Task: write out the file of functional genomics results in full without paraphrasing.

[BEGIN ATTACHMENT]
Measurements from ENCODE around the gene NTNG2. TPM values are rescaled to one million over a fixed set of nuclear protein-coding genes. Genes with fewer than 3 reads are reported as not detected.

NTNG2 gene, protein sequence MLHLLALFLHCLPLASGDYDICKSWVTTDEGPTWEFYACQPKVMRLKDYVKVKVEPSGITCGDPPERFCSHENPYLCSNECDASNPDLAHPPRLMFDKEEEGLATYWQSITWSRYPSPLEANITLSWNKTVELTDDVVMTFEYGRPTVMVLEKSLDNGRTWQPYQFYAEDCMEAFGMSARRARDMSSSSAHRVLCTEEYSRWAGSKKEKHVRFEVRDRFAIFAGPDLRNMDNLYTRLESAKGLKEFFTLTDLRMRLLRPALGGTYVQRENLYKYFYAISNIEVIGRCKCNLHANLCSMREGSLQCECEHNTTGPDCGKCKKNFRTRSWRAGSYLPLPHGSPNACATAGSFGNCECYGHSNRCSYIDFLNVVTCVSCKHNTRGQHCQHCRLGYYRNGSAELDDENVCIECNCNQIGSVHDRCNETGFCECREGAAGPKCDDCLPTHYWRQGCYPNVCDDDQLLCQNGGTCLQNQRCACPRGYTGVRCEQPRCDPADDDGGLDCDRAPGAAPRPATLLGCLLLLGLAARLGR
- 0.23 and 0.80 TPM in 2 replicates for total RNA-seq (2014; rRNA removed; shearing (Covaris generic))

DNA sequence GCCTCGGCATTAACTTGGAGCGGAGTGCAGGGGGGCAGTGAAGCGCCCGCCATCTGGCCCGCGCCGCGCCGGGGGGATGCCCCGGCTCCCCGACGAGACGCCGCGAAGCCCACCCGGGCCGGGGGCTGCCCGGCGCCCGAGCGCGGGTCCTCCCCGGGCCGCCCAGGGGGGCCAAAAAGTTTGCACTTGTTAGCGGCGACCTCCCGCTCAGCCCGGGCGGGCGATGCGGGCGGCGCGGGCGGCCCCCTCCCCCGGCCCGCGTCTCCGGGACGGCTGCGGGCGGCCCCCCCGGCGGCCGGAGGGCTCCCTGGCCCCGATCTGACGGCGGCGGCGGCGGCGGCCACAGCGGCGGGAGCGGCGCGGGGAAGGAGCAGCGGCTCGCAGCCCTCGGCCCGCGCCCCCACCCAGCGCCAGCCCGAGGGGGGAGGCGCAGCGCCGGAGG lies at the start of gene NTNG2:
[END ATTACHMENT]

Measurements from ENCODE around the gene NTNG2. TPM values are rescaled to one million over a fixed set of nuclear protein-coding genes. Genes with fewer than 3 reads are reported as not detected.

NTNG2 gene, protein sequence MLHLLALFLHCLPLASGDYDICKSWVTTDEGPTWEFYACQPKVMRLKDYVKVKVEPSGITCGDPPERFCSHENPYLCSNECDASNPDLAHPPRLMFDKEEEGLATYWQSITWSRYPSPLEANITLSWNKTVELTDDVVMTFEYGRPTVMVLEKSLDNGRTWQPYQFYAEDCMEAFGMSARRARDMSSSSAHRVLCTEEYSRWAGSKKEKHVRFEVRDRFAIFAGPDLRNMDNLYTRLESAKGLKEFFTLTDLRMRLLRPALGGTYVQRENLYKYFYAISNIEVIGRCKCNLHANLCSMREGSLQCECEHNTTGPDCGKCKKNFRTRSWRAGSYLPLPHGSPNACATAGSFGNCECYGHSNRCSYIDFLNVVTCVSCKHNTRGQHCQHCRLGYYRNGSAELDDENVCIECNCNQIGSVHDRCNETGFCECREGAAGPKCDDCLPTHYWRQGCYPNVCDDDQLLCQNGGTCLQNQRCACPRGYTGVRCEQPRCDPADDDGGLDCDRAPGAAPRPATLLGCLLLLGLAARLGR
- 0.23 and 0.80 TPM in 2 replicates for total RNA-seq (2014; rRNA removed; shearing (Covaris generic))

DNA sequence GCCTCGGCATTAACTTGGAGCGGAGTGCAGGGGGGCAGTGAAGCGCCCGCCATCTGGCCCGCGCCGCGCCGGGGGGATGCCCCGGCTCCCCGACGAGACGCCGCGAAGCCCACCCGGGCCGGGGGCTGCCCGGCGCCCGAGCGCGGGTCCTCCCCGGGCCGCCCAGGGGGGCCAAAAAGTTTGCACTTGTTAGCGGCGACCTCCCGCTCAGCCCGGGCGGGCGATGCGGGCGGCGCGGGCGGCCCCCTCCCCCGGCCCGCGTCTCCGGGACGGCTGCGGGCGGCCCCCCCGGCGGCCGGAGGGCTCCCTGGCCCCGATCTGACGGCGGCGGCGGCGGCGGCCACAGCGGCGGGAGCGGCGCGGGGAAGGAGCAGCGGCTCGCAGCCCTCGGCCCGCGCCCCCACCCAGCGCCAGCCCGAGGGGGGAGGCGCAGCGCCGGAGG lies at the start of gene NTNG2: